How Many Words for Snow?

So, we've had it: the first snow storm of the season.

Though we don't officially reach winter for more than three weeks, we in Canada typically think of late November as winter. Because, really, any time after November 1st, and on rare occasions, before, the snow can come to Ottawa, turning the city into a winter wonderland.


And yesterday's storm packed a good punch. Almost 25cm (almost 10 inches) of wet, heavy snow blanketed the city by the morning. It was a good cardio workout, clearing the driveway (and again, later, after the plow pushed a short wall back in.

I don't mind the snow too much, just as long as I have enough time in the morning to clear it, and the roads are plowed, for when I have to get somewhere. Luckily, for this dump, I was planning to work from home anyway.

But what gets me is how people seem to freak out at the prospect of snow, how the Twitterverse and radio were trying to come up with a name for the impending storm. All day, on Tuesday, I heard terms such as "Snowmageddon" or "The A-snow-calypse."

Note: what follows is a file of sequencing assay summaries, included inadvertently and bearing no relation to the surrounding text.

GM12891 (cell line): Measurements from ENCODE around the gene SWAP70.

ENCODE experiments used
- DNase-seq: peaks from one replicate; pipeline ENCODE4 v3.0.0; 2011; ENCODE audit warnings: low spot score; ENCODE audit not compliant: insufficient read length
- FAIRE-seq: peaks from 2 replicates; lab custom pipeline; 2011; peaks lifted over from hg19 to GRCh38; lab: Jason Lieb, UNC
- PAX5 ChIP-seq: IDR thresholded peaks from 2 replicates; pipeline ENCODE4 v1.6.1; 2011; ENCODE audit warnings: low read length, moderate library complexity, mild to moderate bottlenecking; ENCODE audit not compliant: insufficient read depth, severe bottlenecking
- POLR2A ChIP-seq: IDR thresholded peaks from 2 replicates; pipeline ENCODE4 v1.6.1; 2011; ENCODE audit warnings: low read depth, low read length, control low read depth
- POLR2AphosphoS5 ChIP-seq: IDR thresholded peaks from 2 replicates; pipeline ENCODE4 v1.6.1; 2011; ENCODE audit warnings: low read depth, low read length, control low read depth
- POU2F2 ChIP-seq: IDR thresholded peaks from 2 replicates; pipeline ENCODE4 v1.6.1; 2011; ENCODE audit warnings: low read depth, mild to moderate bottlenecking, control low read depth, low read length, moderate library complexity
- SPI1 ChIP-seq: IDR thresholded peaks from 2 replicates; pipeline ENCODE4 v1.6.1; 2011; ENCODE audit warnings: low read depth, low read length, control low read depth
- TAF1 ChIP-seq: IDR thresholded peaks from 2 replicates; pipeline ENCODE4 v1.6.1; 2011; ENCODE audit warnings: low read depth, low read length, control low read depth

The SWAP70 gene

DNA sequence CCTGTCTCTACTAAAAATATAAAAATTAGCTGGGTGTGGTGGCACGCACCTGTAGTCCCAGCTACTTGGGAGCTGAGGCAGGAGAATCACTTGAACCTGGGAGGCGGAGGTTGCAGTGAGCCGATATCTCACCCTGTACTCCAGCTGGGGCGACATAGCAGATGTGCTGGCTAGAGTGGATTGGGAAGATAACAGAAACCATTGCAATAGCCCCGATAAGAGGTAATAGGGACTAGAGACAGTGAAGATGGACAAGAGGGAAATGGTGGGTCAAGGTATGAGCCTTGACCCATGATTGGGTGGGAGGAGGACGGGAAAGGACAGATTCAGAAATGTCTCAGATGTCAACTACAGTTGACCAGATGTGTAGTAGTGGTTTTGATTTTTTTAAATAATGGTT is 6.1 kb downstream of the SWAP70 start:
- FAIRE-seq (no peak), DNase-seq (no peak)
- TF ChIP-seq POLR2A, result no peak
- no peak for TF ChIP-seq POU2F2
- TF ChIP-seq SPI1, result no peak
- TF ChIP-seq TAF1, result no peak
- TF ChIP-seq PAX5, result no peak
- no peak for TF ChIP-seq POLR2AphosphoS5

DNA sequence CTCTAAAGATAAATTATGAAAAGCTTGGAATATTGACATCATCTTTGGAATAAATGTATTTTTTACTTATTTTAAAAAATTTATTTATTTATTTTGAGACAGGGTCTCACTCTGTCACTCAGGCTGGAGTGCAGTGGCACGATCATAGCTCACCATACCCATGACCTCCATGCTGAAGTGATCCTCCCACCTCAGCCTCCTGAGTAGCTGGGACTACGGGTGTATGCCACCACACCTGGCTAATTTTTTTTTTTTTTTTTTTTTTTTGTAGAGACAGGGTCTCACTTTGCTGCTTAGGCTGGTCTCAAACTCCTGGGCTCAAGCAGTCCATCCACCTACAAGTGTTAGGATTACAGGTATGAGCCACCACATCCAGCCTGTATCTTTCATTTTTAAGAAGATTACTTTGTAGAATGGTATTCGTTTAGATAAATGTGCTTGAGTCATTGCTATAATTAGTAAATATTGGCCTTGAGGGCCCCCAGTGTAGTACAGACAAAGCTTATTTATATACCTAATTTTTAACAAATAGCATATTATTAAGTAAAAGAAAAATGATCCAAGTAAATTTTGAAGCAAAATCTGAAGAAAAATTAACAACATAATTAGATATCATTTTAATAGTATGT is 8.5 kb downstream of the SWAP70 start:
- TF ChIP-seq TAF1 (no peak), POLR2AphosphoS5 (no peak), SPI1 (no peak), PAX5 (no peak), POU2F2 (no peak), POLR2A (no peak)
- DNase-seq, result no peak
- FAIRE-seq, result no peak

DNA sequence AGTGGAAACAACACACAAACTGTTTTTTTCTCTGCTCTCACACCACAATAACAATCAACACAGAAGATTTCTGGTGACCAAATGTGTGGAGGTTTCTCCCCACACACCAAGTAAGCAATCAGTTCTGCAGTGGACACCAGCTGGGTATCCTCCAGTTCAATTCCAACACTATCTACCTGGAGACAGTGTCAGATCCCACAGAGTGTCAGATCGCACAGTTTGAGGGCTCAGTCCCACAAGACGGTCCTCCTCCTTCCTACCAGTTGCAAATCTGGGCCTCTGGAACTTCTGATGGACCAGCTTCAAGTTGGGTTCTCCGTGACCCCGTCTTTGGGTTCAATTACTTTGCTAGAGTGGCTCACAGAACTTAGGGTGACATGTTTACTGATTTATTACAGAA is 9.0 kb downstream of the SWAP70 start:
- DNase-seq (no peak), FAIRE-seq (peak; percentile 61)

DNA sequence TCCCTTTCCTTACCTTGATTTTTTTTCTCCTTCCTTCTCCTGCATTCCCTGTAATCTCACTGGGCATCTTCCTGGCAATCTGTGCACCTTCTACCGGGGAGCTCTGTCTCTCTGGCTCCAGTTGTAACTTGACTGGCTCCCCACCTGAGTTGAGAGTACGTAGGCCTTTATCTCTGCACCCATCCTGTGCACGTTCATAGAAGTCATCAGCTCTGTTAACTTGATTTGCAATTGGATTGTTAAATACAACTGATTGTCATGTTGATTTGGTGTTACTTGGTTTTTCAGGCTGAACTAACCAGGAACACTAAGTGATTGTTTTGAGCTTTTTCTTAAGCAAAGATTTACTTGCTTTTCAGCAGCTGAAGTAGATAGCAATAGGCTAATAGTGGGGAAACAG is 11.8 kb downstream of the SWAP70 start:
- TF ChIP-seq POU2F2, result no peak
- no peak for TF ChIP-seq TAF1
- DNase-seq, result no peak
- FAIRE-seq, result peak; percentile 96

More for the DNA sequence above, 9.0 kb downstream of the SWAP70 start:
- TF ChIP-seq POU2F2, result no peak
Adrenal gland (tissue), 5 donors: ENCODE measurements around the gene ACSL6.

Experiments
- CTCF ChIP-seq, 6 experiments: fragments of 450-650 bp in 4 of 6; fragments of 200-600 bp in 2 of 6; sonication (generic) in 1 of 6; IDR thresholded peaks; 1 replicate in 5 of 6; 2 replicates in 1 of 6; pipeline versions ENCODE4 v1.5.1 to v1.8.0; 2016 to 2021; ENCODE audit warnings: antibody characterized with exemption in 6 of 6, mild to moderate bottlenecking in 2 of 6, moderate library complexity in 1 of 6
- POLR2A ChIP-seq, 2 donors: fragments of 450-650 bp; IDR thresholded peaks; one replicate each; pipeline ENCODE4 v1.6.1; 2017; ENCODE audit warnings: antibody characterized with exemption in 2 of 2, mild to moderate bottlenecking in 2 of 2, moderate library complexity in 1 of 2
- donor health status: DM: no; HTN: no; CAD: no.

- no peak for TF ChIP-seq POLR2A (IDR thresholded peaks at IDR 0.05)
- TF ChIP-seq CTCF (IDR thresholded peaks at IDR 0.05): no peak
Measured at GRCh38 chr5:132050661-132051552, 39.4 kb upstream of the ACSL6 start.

Seriously? For a measly 25cm?

Several years ago, in early March of 2008, Ottawa saw 56cm of snow fall in about 24 hours. That was a lot of snow. But 25cm is a typical amount of snow accumulation in many storms we experience over the winter season. In Ottawa, it's par for the course.

Do you know what I call yesterday's storm?

Winter. In Ottawa.

I wouldn't even have made up a name for that storm that left 56cm in my driveway. I would have just called it a pain in the ass.

Please, people. Don't make up stupid names for something that happens several times a season. In English, we have "snow storm" and we have "blizzard." The latter is worse than the former.

But it's not the end of the world.

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